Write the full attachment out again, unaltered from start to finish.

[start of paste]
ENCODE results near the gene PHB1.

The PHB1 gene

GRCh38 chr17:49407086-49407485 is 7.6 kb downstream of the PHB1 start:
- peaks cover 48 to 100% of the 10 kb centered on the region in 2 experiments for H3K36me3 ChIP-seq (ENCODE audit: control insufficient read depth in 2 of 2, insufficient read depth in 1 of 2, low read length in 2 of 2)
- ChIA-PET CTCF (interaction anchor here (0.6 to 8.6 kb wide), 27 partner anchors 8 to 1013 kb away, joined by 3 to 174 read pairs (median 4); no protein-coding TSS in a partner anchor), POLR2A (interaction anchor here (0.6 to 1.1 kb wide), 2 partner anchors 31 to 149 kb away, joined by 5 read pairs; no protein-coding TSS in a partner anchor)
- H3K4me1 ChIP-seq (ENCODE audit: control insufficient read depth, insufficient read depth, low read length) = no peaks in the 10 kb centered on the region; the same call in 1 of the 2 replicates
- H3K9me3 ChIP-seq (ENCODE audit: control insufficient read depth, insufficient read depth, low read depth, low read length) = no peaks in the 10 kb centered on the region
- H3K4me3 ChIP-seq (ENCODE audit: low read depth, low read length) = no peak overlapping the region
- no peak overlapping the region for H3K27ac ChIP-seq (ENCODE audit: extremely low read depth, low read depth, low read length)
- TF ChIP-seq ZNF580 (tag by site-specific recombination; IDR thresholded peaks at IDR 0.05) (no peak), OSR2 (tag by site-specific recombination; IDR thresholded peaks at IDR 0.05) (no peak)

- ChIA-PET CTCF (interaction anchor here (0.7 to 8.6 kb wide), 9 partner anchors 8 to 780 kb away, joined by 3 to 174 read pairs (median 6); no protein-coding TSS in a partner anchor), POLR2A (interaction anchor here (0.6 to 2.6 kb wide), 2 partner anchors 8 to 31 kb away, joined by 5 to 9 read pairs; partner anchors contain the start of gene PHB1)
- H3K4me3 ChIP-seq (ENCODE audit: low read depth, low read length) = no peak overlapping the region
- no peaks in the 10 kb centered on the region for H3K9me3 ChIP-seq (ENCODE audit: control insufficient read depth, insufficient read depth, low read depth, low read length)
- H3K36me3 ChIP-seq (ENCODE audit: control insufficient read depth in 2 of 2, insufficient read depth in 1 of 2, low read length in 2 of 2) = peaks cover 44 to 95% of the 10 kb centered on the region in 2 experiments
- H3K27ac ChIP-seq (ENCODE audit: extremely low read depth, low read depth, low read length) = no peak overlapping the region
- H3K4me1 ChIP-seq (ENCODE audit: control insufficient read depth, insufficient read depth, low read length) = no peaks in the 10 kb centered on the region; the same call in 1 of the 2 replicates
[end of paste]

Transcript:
ENCODE results near the gene PHB1.

The PHB1 gene

GRCh38 chr17:49407086-49407485 is 7.6 kb downstream of the PHB1 start:
- peaks cover 48 to 100% of the 10 kb centered on the region in 2 experiments for H3K36me3 ChIP-seq (ENCODE audit: control insufficient read depth in 2 of 2, insufficient read depth in 1 of 2, low read length in 2 of 2)
- ChIA-PET CTCF (interaction anchor here (0.6 to 8.6 kb wide), 27 partner anchors 8 to 1013 kb away, joined by 3 to 174 read pairs (median 4); no protein-coding TSS in a partner anchor), POLR2A (interaction anchor here (0.6 to 1.1 kb wide), 2 partner anchors 31 to 149 kb away, joined by 5 read pairs; no protein-coding TSS in a partner anchor)
- H3K4me1 ChIP-seq (ENCODE audit: control insufficient read depth, insufficient read depth, low read length) = no peaks in the 10 kb centered on the region; the same call in 1 of the 2 replicates
- H3K9me3 ChIP-seq (ENCODE audit: control insufficient read depth, insufficient read depth, low read depth, low read length) = no peaks in the 10 kb centered on the region
- H3K4me3 ChIP-seq (ENCODE audit: low read depth, low read length) = no peak overlapping the region
- no peak overlapping the region for H3K27ac ChIP-seq (ENCODE audit: extremely low read depth, low read depth, low read length)
- TF ChIP-seq ZNF580 (tag by site-specific recombination; IDR thresholded peaks at IDR 0.05) (no peak), OSR2 (tag by site-specific recombination; IDR thresholded peaks at IDR 0.05) (no peak)

- ChIA-PET CTCF (interaction anchor here (0.7 to 8.6 kb wide), 9 partner anchors 8 to 780 kb away, joined by 3 to 174 read pairs (median 6); no protein-coding TSS in a partner anchor), POLR2A (interaction anchor here (0.6 to 2.6 kb wide), 2 partner anchors 8 to 31 kb away, joined by 5 to 9 read pairs; partner anchors contain the start of gene PHB1)
- H3K4me3 ChIP-seq (ENCODE audit: low read depth, low read length) = no peak overlapping the region
- no peaks in the 10 kb centered on the region for H3K9me3 ChIP-seq (ENCODE audit: control insufficient read depth, insufficient read depth, low read depth, low read length)
- H3K36me3 ChIP-seq (ENCODE audit: control insufficient read depth in 2 of 2, insufficient read depth in 1 of 2, low read length in 2 of 2) = peaks cover 44 to 95% of the 10 kb centered on the region in 2 experiments
- H3K27ac ChIP-seq (ENCODE audit: extremely low read depth, low read depth, low read length) = no peak overlapping the region
- H3K4me1 ChIP-seq (ENCODE audit: control insufficient read depth, insufficient read depth, low read length) = no peaks in the 10 kb centered on the region; the same call in 1 of the 2 replicates